Bacteriological quality of street-vended um-jingir: A traditional Sudanese food
AbstractUm-Jingir is a fermented indigenous Sudanese food product made mainly from cooked grinded pearl millet to which sugar, yogurt, lemon and salt will be added upon serving. It is vended by women and widely consumed by workers in industrial areas in Khartoum State, Sudan. Sixty samples of Um-Jingir were randomly collected from vending women near industrial areas in Khartoum State over a period of three months from 21st of May to 5th of September 2007. The study was focused on determining the bacteriological quality and safety of street vended Um-Jingir. Microbial analysis resulted in aerobic plate counts from 3 ×104 to 3.5×107 colony forming unit (cfu)/ml, while MacConkey’s agar counts ranged from 2×102 to 2.7 ×103 cfu/ml and mannitol salt agar growth of about 2×102 to 1.6×103 cfu/ ml. Total coliforms ranged from 3 to 1400 MPN/100 ml. Bacillus spp., Staphylococcus aureus, Escherichia coli and Salmonella spp. were detected in 70, 68.3, 6.6, and 5% of samples, respectively. Pseudomonas spp. and several Enterobacteriaceae species were isolated including Proteus spp., Klebsiella spp., Hafnia spp. and Escherichia spp. The minimum pH of Um-Jingir samples was 3.4, whereas the highest pH was 6.7. Alteration of the classic formula by omitting yoghurt and replacing it with citric acid showed that the nutritional value of Um-Jingir could be reduced to meet the low price requirements. Observation of Um-Jingir vending places showed that they were crowded, unclean and the sanitary levels were low. In spite of the high nutritional value of this product and its importance for low income consumers, the established results in addition to close observation of Um-Jingir marketing conditions indicated that consumption of street vended Um-Jingir might have negative effects on public health. Therefore, vending this type of food requires more attention from health authorities, better educational programmes for vendors and improvements of preparation and handling environment.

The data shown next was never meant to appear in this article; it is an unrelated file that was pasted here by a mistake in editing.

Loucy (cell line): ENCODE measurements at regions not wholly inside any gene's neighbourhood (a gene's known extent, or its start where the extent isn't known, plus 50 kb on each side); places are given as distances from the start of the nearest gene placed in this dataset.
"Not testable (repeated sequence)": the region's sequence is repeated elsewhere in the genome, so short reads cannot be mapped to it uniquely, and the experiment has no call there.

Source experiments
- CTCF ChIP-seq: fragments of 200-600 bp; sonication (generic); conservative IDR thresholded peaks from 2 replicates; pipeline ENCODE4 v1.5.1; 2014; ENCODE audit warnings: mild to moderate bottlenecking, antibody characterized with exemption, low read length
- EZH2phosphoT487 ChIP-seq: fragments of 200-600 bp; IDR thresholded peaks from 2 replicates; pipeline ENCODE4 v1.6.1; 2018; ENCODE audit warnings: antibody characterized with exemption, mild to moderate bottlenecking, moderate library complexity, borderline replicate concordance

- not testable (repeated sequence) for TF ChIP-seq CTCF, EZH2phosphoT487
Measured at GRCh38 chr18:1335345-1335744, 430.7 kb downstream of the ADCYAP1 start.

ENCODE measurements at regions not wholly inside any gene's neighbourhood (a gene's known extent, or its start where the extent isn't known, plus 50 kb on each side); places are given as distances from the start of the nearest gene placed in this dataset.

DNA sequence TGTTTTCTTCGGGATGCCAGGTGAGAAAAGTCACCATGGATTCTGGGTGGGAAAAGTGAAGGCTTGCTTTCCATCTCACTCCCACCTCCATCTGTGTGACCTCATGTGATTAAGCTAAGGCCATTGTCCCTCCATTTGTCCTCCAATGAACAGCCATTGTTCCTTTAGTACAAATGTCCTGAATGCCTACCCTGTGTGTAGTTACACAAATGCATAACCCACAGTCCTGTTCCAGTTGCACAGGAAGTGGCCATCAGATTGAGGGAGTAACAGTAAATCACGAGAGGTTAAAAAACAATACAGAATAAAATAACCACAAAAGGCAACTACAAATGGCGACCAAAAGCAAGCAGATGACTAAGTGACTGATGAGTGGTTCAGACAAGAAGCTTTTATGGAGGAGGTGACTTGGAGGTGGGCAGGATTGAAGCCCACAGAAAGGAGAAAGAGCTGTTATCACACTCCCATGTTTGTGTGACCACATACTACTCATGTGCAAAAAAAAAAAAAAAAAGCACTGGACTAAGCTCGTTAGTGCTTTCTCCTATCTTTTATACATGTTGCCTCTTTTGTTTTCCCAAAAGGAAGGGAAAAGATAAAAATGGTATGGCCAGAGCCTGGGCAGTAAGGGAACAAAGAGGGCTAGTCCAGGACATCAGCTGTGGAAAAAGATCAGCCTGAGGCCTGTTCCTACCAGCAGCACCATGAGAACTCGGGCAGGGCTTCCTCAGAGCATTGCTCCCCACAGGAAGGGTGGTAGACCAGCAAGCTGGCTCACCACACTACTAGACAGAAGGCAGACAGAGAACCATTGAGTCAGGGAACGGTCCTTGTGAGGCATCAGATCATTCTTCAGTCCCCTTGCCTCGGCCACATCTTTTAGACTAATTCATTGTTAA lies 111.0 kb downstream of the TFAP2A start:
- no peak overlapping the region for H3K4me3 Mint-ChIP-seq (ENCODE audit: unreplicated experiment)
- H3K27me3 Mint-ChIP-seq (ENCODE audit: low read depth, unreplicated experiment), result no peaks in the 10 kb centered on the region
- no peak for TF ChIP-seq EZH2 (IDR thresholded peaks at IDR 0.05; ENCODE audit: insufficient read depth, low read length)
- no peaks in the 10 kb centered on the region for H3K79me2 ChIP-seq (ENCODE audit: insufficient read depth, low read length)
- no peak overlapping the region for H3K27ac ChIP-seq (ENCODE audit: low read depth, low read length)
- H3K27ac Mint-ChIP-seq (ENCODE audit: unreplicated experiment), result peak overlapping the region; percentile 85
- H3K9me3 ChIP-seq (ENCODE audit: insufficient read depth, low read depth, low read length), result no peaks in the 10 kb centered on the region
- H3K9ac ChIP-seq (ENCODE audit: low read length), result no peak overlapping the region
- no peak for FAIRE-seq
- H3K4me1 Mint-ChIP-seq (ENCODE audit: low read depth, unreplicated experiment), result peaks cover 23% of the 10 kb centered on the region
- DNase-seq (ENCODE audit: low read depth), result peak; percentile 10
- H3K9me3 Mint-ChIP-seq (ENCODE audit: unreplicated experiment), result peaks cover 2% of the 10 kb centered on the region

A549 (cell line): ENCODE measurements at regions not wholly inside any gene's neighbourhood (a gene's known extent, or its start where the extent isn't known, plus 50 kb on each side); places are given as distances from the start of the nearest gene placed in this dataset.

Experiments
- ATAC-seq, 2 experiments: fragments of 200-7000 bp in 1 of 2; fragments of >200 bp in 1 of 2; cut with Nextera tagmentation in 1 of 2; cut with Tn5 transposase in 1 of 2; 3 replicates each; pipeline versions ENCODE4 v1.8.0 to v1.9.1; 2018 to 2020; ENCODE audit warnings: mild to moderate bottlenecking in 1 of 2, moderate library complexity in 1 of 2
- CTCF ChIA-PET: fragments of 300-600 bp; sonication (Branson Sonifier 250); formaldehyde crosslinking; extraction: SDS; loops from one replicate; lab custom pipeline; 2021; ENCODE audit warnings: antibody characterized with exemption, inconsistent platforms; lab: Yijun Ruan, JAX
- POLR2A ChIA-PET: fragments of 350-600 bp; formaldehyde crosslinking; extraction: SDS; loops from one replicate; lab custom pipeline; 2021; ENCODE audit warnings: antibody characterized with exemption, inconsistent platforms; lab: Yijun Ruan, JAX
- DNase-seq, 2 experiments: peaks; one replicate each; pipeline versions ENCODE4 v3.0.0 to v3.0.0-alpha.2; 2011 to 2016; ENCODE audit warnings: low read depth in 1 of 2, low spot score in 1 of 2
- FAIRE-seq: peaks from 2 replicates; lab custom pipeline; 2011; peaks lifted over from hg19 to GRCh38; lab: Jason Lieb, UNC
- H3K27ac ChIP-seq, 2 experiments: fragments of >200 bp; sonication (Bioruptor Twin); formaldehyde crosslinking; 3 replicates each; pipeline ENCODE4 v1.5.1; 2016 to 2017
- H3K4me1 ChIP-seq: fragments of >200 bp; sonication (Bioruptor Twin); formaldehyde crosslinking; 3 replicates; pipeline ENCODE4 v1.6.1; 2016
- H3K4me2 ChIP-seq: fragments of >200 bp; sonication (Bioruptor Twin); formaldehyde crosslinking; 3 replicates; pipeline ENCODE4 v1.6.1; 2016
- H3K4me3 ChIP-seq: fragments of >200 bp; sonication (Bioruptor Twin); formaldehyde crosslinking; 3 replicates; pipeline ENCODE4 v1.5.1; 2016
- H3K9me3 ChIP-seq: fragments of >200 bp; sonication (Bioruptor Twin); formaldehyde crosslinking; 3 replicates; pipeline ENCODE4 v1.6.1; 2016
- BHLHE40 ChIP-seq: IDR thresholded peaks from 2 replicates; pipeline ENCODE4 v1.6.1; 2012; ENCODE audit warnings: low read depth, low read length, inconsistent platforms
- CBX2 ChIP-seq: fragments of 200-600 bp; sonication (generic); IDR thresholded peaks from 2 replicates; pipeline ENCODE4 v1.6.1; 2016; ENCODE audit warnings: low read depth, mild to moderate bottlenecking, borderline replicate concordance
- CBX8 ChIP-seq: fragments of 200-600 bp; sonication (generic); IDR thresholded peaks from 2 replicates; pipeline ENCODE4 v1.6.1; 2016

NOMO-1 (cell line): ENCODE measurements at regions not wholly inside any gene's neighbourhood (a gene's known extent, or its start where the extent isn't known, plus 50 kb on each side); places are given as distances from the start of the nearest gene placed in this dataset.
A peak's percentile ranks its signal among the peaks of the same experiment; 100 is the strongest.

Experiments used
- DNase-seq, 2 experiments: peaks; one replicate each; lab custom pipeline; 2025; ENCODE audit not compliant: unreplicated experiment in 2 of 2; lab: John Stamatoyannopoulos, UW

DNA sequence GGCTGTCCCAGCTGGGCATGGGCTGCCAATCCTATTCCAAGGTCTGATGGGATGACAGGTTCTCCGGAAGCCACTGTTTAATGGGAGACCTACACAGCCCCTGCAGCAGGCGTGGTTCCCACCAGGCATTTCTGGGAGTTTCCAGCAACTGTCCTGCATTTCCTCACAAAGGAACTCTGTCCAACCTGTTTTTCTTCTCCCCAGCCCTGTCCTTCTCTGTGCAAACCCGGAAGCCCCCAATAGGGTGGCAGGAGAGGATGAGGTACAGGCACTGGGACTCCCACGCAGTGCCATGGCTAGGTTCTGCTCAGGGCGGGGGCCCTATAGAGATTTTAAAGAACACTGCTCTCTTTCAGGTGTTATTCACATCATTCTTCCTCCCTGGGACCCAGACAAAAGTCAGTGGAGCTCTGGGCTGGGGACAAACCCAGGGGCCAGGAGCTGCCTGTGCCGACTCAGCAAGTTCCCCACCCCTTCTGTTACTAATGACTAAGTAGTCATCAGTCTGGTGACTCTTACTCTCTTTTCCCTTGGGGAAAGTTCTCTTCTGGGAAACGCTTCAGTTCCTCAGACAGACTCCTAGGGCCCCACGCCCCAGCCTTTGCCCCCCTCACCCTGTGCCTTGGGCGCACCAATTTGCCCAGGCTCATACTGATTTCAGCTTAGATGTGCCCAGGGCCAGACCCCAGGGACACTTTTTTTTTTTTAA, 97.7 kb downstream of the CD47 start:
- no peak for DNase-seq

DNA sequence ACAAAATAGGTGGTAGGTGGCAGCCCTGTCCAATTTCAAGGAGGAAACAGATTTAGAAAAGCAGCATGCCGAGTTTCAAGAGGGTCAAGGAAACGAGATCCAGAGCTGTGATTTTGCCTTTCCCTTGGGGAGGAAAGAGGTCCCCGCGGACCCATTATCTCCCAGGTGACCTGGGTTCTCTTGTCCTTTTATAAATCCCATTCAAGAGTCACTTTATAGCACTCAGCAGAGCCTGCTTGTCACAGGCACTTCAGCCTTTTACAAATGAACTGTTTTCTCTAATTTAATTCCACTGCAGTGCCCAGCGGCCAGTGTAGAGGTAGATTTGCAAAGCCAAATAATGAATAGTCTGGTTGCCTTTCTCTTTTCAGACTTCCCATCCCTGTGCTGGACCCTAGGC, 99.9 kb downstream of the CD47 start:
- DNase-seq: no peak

Key words: Um-Jingir, fermented food, street food
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